OOS 55
Head in the Clouds: Advancing Our Understanding of How Fog and Dew Affect Plants in Ecosystems Around the World

Wednesday, August 12, 2015: 1:30 PM-5:00 PM
340, Baltimore Convention Center
Organizer:
Nathan C. Emery
Co-organizer:
Z. Carter Berry
Moderator:
Z. Carter Berry
Water is an essential component to any ecosystem and for much of the terrestrial world, the majority of water needed for survival is supplied from rain and snow. However, recent advances across ecosystems suggest that many plants are relying on fog and dew as a critical water source. Only recently have scientists begun to understand that fog and dew contribute significantly to global hydrological cycles, climate, and plant water and carbon relations from tropical cloud forests to arid deserts. Research in the last twenty years has utilized new methods and creative approaches to examine how fog and dew affect ecosystems. Within many types of ecosystems, fog and dew alter the abiotic environment by providing an additional moisture resource, reducing the vapor pressure gradient from the leaf to the air, thereby ameliorating extreme sunlight, temperatures, and thus water loss. The relative contribution of this water subsidy can vary across seasons and ecosystems and in many instances serves as the primary water source for entire ecosystems. In an era when there is a growing concern as to how plant communities will respond to changes in precipitation, there is still much to learn about the influence of fog and condensation in ecology. The scientists in this session are conducting cutting-edge research that examine how species and communities interact with this ambient vapor, how important it is to the ecosystem, and what happens when fog or dew inputs are altered or taken out of the equation. This session brings together scientists working at multiple scales from water vapor nucleation at the leaf level to ecosystem modelling of fog patterns. Additionally, the speakers conduct their research in many different ecosystems providing a more holistic perspective on the relative influences of fog and dew. This session will provide new connections, conversations, insights, and ideas to our current state of knowledge about how fog and dew interact with organisms and their environment.
1:30 PM
 The value of wet leaves
Todd E. Dawson, University of California, Berkeley
1:50 PM
 Hydraulic activation: Establishment and effects of liquid water bridges across the stomata
Juergen Burkhardt, University of Bonn; Shyam Pariyar, University of Bonn; Mauricio Hunsche, University of Bonn
2:10 PM
 If a dew falls in a forest and no one is around, how do we sense it?
Max Berkelhammer, University of Illinois at Chicago
2:30 PM
 Radiative cooling and latent dew formation in plant canopies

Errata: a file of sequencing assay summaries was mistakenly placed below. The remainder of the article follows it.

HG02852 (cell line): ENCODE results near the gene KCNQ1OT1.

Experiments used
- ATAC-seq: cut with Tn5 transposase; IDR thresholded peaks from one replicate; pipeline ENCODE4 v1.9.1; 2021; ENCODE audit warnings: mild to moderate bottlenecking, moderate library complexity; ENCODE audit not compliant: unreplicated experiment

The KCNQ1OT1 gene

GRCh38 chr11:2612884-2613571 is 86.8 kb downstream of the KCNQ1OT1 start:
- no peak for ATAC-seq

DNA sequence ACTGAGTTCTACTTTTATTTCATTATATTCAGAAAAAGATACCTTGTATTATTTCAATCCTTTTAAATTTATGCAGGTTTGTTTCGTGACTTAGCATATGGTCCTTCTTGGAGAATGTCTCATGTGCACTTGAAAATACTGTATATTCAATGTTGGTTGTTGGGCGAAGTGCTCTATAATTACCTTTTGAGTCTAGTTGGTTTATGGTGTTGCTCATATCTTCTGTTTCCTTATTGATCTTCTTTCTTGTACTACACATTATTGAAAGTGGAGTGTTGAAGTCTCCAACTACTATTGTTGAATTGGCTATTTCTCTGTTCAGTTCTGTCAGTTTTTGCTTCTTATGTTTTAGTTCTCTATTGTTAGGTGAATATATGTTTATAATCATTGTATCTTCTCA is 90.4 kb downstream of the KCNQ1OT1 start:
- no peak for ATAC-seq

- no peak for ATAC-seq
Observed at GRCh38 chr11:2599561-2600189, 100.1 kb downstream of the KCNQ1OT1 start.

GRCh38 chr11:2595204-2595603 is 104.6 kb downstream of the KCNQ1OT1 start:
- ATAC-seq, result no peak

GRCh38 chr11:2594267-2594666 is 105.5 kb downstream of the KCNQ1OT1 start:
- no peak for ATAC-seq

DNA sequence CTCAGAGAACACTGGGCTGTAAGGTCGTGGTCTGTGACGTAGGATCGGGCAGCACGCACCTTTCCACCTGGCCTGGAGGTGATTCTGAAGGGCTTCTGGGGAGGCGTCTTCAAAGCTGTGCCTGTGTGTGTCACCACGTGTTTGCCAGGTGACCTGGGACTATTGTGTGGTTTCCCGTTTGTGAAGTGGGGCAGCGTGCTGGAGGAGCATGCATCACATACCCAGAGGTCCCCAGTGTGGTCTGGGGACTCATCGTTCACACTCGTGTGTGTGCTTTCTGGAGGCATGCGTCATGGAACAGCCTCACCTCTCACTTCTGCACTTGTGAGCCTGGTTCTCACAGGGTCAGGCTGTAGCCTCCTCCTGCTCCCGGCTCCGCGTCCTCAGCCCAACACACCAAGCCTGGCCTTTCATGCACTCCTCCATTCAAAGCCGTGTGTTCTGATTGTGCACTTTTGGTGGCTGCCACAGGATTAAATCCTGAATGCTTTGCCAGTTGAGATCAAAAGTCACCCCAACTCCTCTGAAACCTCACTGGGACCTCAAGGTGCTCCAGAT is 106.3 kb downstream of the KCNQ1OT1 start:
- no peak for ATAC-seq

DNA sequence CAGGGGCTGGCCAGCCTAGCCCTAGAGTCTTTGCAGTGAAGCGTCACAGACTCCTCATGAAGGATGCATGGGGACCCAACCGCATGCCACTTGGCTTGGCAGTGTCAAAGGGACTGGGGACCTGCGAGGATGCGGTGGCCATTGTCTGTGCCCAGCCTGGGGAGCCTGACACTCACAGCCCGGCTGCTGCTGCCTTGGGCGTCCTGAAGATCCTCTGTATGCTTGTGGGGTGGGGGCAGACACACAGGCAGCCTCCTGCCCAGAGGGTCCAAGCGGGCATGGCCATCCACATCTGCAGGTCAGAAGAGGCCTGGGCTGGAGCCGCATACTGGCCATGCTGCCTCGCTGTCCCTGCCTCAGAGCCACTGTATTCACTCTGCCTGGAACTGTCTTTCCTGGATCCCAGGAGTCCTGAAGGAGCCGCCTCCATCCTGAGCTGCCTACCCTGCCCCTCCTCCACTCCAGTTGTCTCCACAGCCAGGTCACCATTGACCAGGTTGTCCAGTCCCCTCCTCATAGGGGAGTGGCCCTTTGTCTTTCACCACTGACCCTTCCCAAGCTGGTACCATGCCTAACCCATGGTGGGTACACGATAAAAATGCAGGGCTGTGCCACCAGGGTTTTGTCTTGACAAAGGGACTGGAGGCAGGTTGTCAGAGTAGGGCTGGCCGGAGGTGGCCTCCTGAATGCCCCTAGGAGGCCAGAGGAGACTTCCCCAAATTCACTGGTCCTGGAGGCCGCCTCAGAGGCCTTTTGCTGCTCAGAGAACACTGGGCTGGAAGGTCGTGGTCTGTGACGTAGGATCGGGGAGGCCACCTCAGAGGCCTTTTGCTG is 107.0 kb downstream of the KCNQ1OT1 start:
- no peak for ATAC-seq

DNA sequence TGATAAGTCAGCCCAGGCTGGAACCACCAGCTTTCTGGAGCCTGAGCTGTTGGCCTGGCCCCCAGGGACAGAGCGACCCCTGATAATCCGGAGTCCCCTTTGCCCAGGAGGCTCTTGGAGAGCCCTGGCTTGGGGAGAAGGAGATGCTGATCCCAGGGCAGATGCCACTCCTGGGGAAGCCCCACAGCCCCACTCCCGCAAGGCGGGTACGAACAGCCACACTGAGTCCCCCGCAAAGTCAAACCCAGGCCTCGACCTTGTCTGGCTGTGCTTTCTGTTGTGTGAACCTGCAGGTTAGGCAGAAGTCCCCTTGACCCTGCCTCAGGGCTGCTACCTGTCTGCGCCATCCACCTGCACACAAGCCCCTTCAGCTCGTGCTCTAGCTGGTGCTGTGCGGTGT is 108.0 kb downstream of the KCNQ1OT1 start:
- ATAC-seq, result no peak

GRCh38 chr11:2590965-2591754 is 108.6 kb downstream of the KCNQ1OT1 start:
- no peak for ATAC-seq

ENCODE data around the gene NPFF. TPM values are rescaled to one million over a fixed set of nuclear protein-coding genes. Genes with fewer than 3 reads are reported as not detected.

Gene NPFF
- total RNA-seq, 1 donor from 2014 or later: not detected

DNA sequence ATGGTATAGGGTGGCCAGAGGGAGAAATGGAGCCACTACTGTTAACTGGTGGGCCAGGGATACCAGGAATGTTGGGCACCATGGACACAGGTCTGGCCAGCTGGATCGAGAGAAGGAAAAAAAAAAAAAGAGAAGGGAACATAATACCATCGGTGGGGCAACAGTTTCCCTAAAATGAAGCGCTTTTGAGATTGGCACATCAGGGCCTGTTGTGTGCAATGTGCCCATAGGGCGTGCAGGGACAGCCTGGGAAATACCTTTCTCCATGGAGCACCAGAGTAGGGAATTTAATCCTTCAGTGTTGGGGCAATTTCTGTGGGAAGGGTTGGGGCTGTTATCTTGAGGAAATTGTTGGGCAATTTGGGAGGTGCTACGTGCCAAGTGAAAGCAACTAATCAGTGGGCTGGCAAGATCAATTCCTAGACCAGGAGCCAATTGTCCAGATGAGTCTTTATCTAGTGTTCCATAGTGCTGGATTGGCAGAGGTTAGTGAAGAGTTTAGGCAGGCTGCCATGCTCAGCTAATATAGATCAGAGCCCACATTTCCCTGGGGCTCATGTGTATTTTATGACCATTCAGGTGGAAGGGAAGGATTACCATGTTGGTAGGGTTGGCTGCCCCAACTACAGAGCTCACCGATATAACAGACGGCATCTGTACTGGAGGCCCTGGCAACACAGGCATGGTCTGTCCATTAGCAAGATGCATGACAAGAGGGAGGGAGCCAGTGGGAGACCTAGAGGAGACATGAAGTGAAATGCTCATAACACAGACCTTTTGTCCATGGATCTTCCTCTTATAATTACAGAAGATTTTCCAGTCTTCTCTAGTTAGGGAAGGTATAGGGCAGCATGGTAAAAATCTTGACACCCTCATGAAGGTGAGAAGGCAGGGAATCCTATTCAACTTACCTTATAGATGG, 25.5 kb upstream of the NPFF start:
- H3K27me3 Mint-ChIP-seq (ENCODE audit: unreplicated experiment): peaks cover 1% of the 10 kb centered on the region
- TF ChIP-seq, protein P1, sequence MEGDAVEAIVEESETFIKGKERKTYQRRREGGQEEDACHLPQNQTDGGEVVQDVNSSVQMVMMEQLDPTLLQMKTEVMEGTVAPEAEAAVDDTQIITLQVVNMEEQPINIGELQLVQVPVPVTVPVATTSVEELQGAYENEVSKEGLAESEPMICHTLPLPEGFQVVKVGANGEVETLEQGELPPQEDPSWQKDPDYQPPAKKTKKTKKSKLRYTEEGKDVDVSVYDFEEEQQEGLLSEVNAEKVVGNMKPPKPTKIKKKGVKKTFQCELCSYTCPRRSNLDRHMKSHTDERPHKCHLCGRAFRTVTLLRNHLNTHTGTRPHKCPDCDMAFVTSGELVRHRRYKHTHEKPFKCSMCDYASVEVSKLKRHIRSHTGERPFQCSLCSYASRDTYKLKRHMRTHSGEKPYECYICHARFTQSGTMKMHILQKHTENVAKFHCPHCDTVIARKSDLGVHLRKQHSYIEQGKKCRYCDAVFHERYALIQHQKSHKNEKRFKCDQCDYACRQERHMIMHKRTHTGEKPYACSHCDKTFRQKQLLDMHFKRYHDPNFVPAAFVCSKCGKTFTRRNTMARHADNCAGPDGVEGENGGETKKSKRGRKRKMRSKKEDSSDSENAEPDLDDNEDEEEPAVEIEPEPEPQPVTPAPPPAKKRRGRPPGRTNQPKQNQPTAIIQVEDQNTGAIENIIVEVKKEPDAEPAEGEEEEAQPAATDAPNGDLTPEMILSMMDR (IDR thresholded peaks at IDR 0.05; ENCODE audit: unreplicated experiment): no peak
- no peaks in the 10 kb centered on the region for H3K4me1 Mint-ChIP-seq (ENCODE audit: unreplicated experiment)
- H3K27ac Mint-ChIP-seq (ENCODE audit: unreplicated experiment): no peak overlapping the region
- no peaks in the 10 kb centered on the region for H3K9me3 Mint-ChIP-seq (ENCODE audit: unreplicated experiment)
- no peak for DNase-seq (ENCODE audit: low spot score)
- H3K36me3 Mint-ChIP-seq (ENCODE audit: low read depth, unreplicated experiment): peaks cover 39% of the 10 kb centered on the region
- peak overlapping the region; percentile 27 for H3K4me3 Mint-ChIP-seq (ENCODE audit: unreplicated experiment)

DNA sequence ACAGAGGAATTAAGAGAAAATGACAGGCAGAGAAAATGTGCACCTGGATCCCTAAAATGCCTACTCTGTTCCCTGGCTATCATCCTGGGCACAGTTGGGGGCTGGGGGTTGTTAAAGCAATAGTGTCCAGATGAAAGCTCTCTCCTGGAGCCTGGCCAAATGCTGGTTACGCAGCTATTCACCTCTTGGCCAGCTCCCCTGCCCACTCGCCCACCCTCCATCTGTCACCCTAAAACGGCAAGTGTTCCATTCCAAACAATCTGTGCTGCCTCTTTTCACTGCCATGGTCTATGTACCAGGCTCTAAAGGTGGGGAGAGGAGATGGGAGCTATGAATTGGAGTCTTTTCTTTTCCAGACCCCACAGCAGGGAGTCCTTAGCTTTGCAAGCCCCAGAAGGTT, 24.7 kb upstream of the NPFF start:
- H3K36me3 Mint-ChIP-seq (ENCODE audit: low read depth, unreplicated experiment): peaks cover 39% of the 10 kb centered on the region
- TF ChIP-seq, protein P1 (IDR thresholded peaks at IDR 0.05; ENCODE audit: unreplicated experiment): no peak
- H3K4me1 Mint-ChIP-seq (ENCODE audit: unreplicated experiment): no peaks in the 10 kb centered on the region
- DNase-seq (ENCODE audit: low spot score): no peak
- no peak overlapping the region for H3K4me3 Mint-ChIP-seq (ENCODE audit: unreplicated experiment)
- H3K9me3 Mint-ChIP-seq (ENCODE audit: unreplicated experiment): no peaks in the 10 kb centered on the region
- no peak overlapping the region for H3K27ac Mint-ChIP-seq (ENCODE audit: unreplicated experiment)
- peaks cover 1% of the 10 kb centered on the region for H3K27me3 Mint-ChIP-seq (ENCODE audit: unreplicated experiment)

Brent Helliker, University of Pennsylvania; Christopher J. Still, Oregon State University; Youngil Kim, Oregon State University; Andrew D. Richardson, Harvard University; Donald Aubrecht, Harvard University
2:50 PM
 Life in the treetops: Ecophysiological strategies in canopy epiphyte communities along a microclimate gradient in the tropical montane cloud forest
Sybil Gotsch, Franklin and Marshall College; Nalini Nadkarni, University of Utah; Alexander Darby, Franklin and Marshall College; Andrew Glunk, Franklin and Marshall College; Mackenzie Dix, Franklin and Marshall College; Kenneth Davidson, Franklin and Marshall College; Todd E. Dawson, University of California, Berkeley
3:10 PM
3:20 PM
 Fog effects on carbon and water balance of tropical cloud forest trees
Rafael Oliveira, Universidade Estadual de Campinas; Cleiton B Eller, Universidade Estadual de Campinas; Paulo R. Bittencourt, University of Campinas; Fernanda V. Barros, University of Campinas; Caroline S. Müller, University of Campinas; Stephen O. Burgess, University of Western Australia
3:40 PM
 Ecophysiological cloud-vegetation linkages in southern Appalachian mountain cloud forests at leaf to ecosystem scales
Keith Reinhardt, Idaho State University; Z. Carter Berry, University of New Hampshire; Ryan E. Emanuel, NC State University; Daniel M. Johnson, University of Idaho
4:00 PM
 Summer fog and plant flammability along the California coast
Nathan C. Emery, University of California Santa Barbara; Carla D’Antonio, University of California
4:20 PM
 Investigating the hydrology of tropical cloud forest and coastal fog ecosystems using water stable isotopes
Martha Scholl, U.S. Geological Survey; Maoya Bassiouni, U.S. Geological Survey; Jaivime Evaristo, University of Saskatchewan
4:40 PM
 Cloud and fog interactions with coastal forests in the California Channel Islands
Christopher J. Still, Oregon State University; Sara A. Baguskas, University of California; Park Williams, Columbia University; Bharat Rastogi, Oregon State University; Mariah Carbone, University of New Hampshire; Doug Fischer, ARCADIS-US